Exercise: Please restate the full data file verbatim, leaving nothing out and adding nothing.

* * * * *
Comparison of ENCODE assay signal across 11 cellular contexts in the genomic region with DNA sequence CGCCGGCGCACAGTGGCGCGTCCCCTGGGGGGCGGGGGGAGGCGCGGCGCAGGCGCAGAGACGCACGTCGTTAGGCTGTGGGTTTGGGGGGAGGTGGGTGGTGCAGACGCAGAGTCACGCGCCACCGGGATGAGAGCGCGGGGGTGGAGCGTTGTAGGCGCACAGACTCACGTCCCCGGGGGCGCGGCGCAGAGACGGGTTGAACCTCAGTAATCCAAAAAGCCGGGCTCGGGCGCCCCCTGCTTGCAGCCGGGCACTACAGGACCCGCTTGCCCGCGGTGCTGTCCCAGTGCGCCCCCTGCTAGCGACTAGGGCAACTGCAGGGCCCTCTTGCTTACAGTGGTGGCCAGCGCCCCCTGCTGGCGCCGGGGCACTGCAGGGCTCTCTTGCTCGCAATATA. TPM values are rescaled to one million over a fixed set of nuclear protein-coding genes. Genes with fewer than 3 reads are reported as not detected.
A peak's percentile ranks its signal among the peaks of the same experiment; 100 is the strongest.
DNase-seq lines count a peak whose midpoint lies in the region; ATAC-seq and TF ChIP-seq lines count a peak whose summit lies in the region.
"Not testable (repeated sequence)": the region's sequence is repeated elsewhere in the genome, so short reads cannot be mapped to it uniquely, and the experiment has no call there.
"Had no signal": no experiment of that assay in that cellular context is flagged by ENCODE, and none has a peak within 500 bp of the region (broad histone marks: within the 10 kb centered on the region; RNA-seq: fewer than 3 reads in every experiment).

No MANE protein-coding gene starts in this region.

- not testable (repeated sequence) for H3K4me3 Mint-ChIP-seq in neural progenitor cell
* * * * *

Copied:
Comparison of ENCODE assay signal across 11 cellular contexts in the genomic region with DNA sequence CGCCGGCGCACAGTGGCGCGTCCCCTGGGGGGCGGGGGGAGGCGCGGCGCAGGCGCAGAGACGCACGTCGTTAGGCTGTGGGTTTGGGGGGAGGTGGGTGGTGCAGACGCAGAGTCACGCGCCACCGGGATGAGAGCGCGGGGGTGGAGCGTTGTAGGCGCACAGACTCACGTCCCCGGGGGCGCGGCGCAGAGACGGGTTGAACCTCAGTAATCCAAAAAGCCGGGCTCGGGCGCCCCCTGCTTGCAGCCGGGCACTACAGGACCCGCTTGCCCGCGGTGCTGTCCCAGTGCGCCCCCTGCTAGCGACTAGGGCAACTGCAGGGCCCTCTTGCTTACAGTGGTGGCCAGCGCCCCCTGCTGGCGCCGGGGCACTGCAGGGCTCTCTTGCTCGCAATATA. TPM values are rescaled to one million over a fixed set of nuclear protein-coding genes. Genes with fewer than 3 reads are reported as not detected.
A peak's percentile ranks its signal among the peaks of the same experiment; 100 is the strongest.
DNase-seq lines count a peak whose midpoint lies in the region; ATAC-seq and TF ChIP-seq lines count a peak whose summit lies in the region.
"Not testable (repeated sequence)": the region's sequence is repeated elsewhere in the genome, so short reads cannot be mapped to it uniquely, and the experiment has no call there.
"Had no signal": no experiment of that assay in that cellular context is flagged by ENCODE, and none has a peak within 500 bp of the region (broad histone marks: within the 10 kb centered on the region; RNA-seq: fewer than 3 reads in every experiment).

No MANE protein-coding gene starts in this region.

- not testable (repeated sequence) for H3K4me3 Mint-ChIP-seq in neural progenitor cell